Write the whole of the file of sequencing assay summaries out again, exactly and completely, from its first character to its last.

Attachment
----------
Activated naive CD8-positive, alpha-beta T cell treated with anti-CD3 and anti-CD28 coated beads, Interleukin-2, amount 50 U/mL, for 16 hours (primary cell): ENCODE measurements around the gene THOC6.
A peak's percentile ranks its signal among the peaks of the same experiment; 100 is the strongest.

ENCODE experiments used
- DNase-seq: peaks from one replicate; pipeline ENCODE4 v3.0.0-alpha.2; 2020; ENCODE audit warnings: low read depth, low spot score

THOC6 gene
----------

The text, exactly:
Activated naive CD8-positive, alpha-beta T cell treated with anti-CD3 and anti-CD28 coated beads, Interleukin-2, amount 50 U/mL, for 16 hours (primary cell): ENCODE measurements around the gene THOC6.
A peak's percentile ranks its signal among the peaks of the same experiment; 100 is the strongest.

ENCODE experiments used
- DNase-seq: peaks from one replicate; pipeline ENCODE4 v3.0.0-alpha.2; 2020; ENCODE audit warnings: low read depth, low spot score

THOC6 gene